MORE than two years after Super Typhoon “Yolanda” flattened Eastern Visayas, President Benigno Aquino III has ordered that water supply to relocation sites and bunkhouses be cut off by the end of this month, hampering efforts of the city government to get back on its feet, Tacloban City Mayor Alfred Romualdez said Monday.
At the Kapihan sa Manila Hotel, Romualdez said he vehemently opposed the directive to cut off the water supply.
“After thousands of our people have transferred to the relocation sites and bunkhouses, for the past two years, they have yet to see a faucet. The water for cooking and drinking is still being rationed,” Romualdez said.
“And now, they wanted to stop the water rationing. I strongly reject that. It’s like killing them all over again and the culprit would be water again, after thousands perished in floodwaters and seawater,” Romualdez said.
“Our people have been traumatized enough. Enough already,” Romualdez said.
Three days after Yolanda, relief and rescue operations were delayed because Aquino was in Tacloban and the government declared a no-fly zone while the President was there, Romualdez recalled.
“While President Aquino was in Tacloban, the airplanes and helicopters carrying medical and relief goods coming from the United States and all over the world could not land because the government declared a no-fly zone all over Tacloban. The choppers could not even drop the much-needed relief goods and crucial medical help,” Romualdez said.
The mayor said it was only his cousin, independent vice presidential candidate Senator Ferdinand Marcos Jr., who was able to defy the order and insisted it was urgent that he fly to Tacloban to bring in relief because people were already rioting and looting due to hunger.
The mayor said rampant looting occurred because the handful of policemen tasked to secure the business establishments and major streets had been pulled out to secure the President, instead.
The afternoon that the President was in Tacloban, Romualdez said, some 150 inmates escaped from jail because the police forces left to watch them were summoned to secure the President.
“And when I asked the President to help us augment and beef up the security forces since our policemen were victims, too, he simply said: ‘I will think about it’,” Romualdez said.
The looting and rioting lasted for seven days and stopped only when donations… started pouring in, he said.
“Where can you see in the world that looting and rioting were happening right under the noses of the President and his men because they refused to grant our request for outside help like the police and military force augmentation, emergency powers and state of calamity,” he said.
It took the President four days to declare a state of calamity in Tacloban, he said.
A day after Yolanda struck, he said, the President was quick to blame him the mayor for the more than 6,000 deaths.
“I was blamed for being unprepared when his official family who came to Tacloban were even more unprepared as they did not bring with them the most important person to have told us accurately when Yolanda would hit land. Then DILG Secretary Mar Roxas did not bother to seek the crucial forecast and carelessly made his own forecast that Yolanda, the strongest typhoon to hit the planet, will strike at noontime. Yolanda hit land as early as 7 a.m.,” Romualdez told the forum.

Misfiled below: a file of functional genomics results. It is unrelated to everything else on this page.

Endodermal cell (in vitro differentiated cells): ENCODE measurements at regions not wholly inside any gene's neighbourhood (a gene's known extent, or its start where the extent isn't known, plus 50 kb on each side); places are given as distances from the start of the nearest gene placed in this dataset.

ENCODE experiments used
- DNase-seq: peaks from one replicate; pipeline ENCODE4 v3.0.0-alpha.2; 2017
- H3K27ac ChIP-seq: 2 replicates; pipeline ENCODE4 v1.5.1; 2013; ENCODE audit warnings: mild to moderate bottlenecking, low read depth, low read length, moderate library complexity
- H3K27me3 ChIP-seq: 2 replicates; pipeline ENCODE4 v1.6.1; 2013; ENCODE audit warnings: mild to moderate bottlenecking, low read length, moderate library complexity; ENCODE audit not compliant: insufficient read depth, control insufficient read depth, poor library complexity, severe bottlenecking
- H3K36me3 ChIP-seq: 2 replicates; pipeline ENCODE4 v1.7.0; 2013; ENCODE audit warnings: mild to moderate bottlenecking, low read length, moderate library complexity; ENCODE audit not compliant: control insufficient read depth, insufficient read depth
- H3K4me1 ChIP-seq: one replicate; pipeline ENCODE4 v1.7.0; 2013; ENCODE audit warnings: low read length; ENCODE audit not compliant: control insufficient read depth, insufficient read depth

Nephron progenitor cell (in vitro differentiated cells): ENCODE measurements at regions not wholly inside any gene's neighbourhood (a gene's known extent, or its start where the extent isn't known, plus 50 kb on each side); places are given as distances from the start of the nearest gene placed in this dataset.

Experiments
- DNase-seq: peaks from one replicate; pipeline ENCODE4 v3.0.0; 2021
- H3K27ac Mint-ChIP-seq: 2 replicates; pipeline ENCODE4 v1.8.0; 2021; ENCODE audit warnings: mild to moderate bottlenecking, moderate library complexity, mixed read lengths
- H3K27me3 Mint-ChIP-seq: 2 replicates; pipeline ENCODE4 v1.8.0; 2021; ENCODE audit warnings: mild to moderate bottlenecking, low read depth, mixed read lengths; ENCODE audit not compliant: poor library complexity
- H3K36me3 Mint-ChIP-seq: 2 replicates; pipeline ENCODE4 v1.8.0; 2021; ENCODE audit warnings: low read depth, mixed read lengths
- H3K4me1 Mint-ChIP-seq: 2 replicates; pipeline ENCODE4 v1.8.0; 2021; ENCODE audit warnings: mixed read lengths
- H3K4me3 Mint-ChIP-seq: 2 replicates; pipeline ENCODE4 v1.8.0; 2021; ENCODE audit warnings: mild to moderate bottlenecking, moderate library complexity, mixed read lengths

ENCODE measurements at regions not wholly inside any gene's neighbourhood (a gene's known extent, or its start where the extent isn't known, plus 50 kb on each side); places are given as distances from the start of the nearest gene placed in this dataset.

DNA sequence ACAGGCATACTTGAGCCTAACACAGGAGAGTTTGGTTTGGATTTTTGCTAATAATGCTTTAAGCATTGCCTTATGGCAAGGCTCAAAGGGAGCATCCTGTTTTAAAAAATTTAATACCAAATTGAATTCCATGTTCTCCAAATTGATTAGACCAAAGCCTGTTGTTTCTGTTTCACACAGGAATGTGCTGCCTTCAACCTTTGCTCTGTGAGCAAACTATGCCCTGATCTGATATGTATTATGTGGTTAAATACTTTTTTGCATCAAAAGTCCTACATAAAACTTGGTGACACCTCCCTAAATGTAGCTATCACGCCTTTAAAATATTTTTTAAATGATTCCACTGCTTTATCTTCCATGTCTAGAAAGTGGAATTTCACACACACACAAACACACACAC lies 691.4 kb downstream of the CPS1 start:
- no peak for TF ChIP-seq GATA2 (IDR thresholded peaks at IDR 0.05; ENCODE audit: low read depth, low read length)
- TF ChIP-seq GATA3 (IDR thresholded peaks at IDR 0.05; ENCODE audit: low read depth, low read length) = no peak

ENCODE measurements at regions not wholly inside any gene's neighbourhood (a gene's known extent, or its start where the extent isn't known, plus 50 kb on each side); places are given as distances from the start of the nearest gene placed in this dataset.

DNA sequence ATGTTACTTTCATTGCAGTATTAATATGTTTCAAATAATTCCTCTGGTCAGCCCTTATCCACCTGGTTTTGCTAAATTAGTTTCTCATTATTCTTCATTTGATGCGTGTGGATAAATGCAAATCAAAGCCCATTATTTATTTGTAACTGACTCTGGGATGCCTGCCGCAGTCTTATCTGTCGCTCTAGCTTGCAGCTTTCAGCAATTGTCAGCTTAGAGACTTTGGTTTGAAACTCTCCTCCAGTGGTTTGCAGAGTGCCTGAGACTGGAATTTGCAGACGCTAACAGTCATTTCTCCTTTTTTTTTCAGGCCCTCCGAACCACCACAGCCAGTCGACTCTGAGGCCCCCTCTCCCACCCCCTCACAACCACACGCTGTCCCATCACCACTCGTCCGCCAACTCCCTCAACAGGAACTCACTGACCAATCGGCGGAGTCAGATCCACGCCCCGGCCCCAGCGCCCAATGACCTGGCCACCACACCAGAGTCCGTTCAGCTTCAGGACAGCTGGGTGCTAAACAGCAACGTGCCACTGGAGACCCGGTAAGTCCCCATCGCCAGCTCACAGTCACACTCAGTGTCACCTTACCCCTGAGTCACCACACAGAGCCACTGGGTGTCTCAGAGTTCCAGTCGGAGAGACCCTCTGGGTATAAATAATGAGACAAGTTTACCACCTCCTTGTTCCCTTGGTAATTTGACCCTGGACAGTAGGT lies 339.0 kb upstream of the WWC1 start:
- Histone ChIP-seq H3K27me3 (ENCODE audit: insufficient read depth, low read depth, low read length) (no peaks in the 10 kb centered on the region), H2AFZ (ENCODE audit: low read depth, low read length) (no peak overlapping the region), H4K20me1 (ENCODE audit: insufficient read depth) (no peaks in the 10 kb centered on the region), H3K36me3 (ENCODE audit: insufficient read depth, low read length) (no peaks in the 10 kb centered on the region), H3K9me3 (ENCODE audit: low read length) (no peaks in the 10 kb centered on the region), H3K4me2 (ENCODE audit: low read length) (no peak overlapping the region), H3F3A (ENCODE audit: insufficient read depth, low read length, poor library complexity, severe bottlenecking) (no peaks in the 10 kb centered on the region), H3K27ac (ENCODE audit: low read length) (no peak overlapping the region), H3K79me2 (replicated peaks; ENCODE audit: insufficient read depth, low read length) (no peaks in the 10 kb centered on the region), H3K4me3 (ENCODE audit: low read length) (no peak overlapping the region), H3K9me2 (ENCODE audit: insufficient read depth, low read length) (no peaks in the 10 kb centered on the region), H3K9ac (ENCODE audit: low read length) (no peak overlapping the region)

He also said Social Welfare Secretary Corazon Soliman did not do her homework and prepared relief only for 240,000 people, the total population in the city, not realizing that Tacloban was a financial hub that attracted many more people from outside the city.
“We have three major universities there, major hospitals are there and all kinds of business are there. That’s why we have many hotels in the city. So during the day, the population of Tacloban swells to about a million,” Romualdez said.
“Looting was inevitable because the national government came unprepared,” he added.
He said Liberal Party presidential candidate Manuel Roxas II has aggravated these prolonged frustrations and pain by mocking the world and all the volunteers that responded to the Yolanda crisis by twisting the truth in a 28-page comic book, which portrayed Roxas as a hero.
Romualdez, who was depicted in the Roxas comic book as “partying” the night before Yolanda, said it was irresponsible and insensitive of Roxas to mock and hurt Taclobanons with his lies when the city is still reeling from the massive devastation and the city continues to find three to four skeletal remains a month, two and a half years after Yolanda.
The mayor presented witnesses during the forum to attest that he was with Roxas and Defense Secretary Voltaire Gazmin the night Roxas’ comic book said Romualdez was partying.
As President Aquino continued to show his lack of compassion for the Yolanda victims, Romualdez said he was compelled to contract a P390-million loan with high interest rates at 5 percent to 6 percent because the President shot down the P3-billion concession loan (90 percent grant and 10 percent loan at 1 percent interest) offered by the World Bank.
The P3-billion World Bank grant was meant to rehabilitate and reconstruct Tacloban, he said.
But the President refused to grant sovereign guarantee for the loan, the mayor said.
Romualdez said it was not right for Roxas to put down Taclobanons and use them to advance his failing presidential bid.
The mayor dared Roxas to be “man enough” to distribute hiscomic book in Tacloban.
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